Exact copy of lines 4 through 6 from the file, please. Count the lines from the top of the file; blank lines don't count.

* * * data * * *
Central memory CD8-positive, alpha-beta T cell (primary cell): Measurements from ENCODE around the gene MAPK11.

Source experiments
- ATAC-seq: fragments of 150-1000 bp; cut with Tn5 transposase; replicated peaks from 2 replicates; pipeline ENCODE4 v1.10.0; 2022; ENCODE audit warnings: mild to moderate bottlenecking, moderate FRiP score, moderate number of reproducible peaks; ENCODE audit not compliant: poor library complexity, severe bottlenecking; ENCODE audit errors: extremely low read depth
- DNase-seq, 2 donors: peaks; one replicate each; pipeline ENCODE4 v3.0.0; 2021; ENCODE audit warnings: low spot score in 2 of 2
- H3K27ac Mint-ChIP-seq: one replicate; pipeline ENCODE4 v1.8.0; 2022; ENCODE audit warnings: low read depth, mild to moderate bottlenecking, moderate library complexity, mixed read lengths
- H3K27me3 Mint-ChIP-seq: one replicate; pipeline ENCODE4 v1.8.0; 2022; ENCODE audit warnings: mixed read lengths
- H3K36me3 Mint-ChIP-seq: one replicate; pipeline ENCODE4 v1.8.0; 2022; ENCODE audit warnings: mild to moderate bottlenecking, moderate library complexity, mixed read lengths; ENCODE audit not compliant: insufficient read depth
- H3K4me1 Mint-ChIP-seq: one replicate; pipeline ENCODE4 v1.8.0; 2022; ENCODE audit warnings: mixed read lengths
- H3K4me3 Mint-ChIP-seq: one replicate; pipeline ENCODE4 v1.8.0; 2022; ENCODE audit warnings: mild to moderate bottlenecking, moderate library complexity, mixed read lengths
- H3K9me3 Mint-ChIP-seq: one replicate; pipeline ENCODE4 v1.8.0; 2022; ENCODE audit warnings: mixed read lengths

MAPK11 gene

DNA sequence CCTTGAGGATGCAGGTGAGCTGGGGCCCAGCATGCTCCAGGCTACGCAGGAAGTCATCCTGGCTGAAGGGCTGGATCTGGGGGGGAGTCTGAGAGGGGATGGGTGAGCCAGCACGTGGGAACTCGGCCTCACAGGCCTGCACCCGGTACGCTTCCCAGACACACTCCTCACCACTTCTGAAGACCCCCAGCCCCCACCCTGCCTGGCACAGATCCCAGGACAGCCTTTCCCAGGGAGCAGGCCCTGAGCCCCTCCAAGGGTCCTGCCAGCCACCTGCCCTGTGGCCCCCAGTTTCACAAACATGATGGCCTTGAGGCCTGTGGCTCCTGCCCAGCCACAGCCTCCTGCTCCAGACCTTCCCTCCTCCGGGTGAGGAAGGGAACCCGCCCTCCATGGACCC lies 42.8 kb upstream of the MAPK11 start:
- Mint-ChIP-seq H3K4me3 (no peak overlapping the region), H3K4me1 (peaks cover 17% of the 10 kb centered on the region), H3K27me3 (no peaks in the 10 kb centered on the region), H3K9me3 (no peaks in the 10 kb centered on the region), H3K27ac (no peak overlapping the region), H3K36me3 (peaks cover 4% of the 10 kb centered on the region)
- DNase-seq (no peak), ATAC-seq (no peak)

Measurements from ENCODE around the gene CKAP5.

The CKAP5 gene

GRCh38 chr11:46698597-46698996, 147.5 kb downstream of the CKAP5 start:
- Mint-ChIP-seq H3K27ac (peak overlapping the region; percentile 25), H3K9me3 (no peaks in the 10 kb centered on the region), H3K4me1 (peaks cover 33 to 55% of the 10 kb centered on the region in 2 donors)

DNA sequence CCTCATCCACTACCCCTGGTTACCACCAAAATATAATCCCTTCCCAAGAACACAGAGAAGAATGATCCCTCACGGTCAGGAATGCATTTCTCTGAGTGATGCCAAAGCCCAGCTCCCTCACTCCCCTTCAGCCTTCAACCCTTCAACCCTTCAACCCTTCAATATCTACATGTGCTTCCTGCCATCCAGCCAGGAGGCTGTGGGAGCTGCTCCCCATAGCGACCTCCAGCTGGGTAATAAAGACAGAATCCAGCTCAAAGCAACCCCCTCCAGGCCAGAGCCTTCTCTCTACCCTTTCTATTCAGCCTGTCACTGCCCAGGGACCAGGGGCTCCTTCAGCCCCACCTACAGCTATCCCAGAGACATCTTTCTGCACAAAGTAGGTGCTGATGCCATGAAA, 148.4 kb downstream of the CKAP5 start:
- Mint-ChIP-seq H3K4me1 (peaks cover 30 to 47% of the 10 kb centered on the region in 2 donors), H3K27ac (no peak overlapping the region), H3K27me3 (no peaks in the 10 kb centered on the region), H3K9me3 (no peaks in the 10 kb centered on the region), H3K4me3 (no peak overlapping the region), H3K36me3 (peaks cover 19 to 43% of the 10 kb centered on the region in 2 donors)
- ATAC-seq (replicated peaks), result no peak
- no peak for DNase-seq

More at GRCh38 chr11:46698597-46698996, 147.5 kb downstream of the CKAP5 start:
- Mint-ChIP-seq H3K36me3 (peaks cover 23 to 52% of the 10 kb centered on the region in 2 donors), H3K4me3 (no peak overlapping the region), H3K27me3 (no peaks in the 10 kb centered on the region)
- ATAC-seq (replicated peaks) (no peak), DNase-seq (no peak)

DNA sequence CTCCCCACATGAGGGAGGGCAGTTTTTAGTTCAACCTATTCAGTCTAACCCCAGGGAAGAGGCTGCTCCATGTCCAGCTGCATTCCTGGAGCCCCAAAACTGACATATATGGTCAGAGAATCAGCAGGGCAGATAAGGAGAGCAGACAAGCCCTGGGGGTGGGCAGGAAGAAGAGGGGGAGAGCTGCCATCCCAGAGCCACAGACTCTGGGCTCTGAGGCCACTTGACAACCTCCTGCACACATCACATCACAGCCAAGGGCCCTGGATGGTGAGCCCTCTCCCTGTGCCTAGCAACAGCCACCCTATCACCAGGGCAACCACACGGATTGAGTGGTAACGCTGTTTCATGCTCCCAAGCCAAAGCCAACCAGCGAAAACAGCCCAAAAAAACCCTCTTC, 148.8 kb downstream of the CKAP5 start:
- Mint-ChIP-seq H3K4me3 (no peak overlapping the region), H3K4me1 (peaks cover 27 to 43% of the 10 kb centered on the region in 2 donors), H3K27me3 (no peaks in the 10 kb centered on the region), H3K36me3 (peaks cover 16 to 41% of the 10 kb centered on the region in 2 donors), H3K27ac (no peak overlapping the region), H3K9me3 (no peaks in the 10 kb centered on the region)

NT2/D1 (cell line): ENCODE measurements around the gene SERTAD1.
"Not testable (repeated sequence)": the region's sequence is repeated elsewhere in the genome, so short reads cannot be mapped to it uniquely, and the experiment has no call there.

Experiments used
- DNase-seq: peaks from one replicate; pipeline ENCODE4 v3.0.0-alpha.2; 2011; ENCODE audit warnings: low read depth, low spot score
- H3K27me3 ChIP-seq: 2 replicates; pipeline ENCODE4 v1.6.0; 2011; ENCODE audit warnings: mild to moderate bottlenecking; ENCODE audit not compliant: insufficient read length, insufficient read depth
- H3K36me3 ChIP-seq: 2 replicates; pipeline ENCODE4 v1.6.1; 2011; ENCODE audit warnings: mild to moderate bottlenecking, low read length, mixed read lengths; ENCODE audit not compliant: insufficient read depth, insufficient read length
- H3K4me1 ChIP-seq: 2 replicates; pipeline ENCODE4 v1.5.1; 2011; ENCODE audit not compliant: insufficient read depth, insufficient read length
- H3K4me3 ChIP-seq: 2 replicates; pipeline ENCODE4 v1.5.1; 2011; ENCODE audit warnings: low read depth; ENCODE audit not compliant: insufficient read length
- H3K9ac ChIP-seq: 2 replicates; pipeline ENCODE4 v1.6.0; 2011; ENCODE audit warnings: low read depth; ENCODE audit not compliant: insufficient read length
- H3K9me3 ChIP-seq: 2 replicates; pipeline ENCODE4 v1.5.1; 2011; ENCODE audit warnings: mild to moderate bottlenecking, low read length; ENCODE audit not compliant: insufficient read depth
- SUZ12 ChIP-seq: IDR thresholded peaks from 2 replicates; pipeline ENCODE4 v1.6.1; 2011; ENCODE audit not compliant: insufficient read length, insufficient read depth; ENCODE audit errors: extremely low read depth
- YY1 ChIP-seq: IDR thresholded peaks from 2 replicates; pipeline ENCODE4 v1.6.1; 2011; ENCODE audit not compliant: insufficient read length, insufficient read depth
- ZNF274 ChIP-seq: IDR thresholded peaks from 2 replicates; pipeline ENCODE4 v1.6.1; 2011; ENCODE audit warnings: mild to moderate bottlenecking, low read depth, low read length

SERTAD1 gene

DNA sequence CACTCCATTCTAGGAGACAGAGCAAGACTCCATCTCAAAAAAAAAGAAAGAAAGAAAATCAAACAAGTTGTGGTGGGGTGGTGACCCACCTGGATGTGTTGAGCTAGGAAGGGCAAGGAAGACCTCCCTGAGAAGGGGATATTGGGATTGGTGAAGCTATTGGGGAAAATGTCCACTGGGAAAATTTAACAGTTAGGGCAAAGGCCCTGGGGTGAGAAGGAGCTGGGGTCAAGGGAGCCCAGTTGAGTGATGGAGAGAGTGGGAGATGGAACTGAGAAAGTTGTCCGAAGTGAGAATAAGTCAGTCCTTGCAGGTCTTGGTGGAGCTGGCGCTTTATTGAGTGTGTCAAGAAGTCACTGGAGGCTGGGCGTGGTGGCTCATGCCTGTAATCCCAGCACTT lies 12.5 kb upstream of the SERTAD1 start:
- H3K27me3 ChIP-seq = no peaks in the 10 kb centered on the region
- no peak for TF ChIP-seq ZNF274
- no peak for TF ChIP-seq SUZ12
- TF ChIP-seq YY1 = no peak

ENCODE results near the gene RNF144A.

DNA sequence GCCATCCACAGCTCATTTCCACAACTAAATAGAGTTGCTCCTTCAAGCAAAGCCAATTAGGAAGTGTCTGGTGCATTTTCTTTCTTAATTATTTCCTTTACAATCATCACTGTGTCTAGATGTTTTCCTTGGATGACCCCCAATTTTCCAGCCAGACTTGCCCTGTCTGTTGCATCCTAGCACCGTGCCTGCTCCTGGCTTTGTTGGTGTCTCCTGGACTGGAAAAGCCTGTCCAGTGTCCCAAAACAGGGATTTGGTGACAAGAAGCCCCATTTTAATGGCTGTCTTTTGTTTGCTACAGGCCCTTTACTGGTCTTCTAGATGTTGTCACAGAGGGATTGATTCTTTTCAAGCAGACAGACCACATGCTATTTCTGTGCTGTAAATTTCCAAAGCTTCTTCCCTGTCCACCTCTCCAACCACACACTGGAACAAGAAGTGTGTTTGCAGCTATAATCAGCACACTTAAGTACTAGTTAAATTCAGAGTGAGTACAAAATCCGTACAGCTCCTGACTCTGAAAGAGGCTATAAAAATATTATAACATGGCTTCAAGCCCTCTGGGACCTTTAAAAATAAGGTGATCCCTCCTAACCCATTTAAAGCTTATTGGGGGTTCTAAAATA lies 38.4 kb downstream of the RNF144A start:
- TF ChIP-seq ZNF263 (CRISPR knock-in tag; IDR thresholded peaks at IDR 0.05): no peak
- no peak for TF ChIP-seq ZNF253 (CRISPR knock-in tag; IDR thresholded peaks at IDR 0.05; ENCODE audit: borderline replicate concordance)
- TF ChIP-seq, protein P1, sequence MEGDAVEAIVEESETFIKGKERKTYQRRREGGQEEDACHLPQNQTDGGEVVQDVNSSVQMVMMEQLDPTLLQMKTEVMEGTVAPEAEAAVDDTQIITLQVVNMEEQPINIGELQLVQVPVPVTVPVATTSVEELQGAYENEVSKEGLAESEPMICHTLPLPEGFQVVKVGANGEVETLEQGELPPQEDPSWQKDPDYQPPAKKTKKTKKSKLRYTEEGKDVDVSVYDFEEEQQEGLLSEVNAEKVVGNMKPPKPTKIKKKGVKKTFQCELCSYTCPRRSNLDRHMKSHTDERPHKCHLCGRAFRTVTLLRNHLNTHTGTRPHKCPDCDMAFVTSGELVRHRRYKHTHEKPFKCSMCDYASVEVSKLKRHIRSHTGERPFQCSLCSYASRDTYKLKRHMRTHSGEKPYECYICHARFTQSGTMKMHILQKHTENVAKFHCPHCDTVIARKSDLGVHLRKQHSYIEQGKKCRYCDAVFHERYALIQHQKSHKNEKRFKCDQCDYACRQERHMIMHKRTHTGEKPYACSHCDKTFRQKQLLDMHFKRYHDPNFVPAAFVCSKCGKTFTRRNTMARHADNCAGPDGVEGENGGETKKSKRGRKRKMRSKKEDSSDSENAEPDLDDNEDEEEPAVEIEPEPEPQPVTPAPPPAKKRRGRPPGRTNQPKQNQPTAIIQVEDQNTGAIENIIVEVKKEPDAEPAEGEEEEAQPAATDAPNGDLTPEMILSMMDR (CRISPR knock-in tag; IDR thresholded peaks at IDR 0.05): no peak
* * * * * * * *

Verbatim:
- DNase-seq, 2 donors: peaks; one replicate each; pipeline ENCODE4 v3.0.0; 2021; ENCODE audit warnings: low spot score in 2 of 2
- H3K27ac Mint-ChIP-seq: one replicate; pipeline ENCODE4 v1.8.0; 2022; ENCODE audit warnings: low read depth, mild to moderate bottlenecking, moderate library complexity, mixed read lengths
- H3K27me3 Mint-ChIP-seq: one replicate; pipeline ENCODE4 v1.8.0; 2022; ENCODE audit warnings: mixed read lengths